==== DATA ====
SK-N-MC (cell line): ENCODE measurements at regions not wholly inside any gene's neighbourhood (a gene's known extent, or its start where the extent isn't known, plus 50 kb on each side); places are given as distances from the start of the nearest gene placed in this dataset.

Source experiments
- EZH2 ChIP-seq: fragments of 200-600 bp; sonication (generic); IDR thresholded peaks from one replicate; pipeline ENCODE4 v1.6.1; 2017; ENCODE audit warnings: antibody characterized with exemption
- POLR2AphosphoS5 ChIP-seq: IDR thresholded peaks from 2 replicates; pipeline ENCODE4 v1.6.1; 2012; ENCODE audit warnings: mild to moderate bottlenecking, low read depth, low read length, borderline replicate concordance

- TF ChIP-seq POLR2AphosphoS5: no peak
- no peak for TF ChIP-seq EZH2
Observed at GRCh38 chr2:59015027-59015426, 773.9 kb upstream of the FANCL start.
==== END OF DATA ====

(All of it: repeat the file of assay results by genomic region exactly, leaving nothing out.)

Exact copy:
SK-N-MC (cell line): ENCODE measurements at regions not wholly inside any gene's neighbourhood (a gene's known extent, or its start where the extent isn't known, plus 50 kb on each side); places are given as distances from the start of the nearest gene placed in this dataset.

Source experiments
- EZH2 ChIP-seq: fragments of 200-600 bp; sonication (generic); IDR thresholded peaks from one replicate; pipeline ENCODE4 v1.6.1; 2017; ENCODE audit warnings: antibody characterized with exemption
- POLR2AphosphoS5 ChIP-seq: IDR thresholded peaks from 2 replicates; pipeline ENCODE4 v1.6.1; 2012; ENCODE audit warnings: mild to moderate bottlenecking, low read depth, low read length, borderline replicate concordance

- TF ChIP-seq POLR2AphosphoS5: no peak
- no peak for TF ChIP-seq EZH2
Observed at GRCh38 chr2:59015027-59015426, 773.9 kb upstream of the FANCL start.